Is Boron Conductive?

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Boron is the fifth element and has 5 protons in its nucleus and five electrons in its valence shell. It is a poor conductor of electricity at low temperatures. It belongs to the class of elements known as semiconductors. This means that it doesn’t have enough free electrons in its valence band to conduct well. This is why it is not used in conductors such as copper and aluminum. However it is used in ceramics such as boron nitride, bulletproof vests, and the glass in your windows. It is also found in fiberglass and flare guns. It is also useful in powder metallurgy and the production of pure metals because it helps to remove impurities like oxygen and nitrogen. Boron is also very useful in alloys because it increases the strength and hardness of the material. It is also used in nuclear reactors to absorb fast neutrons.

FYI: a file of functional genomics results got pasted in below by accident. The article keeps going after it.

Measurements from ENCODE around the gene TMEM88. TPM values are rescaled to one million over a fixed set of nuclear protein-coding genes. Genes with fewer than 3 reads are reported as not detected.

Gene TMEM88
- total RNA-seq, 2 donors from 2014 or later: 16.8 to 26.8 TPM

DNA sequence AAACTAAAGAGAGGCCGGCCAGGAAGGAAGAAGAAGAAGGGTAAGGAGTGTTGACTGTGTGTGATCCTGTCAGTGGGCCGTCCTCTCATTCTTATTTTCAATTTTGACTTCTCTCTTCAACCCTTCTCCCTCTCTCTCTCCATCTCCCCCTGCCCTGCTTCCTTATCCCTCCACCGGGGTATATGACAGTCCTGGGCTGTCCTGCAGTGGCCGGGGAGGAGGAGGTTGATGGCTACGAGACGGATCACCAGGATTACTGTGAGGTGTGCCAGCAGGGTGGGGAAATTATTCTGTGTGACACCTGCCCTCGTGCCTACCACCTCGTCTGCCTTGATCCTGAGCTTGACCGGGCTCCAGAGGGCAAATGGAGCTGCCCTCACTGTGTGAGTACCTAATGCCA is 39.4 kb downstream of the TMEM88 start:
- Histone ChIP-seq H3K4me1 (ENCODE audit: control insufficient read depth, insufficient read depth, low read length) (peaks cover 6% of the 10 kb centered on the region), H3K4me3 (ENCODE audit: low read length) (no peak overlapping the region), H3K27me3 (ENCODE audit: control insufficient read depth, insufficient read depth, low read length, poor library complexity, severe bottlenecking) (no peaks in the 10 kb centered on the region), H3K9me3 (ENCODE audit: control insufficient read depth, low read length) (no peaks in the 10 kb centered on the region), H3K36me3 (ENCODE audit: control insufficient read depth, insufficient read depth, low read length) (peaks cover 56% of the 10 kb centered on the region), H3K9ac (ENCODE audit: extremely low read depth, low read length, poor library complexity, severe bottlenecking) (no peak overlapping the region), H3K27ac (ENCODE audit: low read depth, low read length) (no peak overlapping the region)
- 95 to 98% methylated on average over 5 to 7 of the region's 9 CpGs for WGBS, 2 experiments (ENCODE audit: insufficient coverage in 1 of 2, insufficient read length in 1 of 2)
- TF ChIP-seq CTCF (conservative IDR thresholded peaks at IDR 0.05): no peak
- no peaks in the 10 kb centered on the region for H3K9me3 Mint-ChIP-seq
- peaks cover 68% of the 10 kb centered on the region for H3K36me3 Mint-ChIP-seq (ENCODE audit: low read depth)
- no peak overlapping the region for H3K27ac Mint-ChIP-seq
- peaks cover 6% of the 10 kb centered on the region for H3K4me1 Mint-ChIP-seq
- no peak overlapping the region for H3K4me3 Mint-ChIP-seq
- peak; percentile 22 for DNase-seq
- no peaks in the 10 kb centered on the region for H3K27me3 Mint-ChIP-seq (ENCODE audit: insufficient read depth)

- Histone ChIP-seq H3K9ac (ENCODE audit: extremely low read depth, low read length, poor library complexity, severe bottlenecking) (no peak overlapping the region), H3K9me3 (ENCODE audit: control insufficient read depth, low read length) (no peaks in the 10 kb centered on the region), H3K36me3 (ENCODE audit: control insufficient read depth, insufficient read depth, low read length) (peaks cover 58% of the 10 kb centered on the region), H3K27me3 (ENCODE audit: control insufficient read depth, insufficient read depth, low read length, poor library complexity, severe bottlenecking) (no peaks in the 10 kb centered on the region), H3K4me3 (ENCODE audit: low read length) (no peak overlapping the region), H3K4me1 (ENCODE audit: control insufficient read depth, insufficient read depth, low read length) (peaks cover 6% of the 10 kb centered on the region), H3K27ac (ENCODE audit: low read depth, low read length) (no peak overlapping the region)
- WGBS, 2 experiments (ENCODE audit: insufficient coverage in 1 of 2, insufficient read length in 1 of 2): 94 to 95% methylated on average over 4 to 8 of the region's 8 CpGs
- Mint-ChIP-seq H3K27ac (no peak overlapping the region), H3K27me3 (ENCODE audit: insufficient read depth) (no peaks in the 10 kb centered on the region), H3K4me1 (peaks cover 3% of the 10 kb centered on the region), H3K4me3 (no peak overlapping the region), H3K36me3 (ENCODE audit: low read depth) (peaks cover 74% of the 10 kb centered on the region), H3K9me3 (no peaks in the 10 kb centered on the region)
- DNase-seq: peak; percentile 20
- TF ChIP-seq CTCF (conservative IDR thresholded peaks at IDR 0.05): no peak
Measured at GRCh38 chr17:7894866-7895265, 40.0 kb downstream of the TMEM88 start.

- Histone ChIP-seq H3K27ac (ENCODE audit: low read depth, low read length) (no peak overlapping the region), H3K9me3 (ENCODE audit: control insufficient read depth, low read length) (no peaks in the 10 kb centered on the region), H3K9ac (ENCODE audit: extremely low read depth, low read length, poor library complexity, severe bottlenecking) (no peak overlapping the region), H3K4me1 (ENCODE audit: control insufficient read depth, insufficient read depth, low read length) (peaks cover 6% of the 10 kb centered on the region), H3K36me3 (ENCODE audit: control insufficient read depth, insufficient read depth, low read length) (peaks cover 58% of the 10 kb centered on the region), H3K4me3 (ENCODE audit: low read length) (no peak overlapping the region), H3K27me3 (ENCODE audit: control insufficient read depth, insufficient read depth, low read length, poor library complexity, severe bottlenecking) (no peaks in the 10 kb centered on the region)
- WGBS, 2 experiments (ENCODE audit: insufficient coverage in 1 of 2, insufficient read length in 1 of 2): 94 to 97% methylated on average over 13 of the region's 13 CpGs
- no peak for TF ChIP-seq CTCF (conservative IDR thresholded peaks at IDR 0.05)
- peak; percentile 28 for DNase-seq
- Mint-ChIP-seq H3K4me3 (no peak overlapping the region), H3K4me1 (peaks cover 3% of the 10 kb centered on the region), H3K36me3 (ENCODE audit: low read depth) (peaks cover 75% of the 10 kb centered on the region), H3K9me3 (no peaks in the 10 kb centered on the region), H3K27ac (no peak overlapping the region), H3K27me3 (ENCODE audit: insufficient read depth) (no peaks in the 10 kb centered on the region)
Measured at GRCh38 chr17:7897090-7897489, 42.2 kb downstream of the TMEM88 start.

The element boron is a solid at room temperature and is the hardest element on Earth except for carbon in its diamond form. It has one of the highest melting points and lowest boiling points of any element. It is also highly resistant to heat and chemical attack. It is only very slightly reactive with acids and is not soluble in water. However, amorphous boron and crystalline borate minerals are very brittle. It was first isolated in 1808 by French chemists Joseph-Louis Gay-Lussac and Louis-Joseph Thenard and Sir Humphrey Davy. It is a poor conductor of electric currents in its elemental form but it does become a good conductor at very high temperatures. It is the least electronegative non-metal and therefore easily bonds with electron-rich substances as it seeks to fill its empty valence orbitals. This behavior and its low conductivity at lower temperatures leads it to be classified as a metalloid rather than a metal.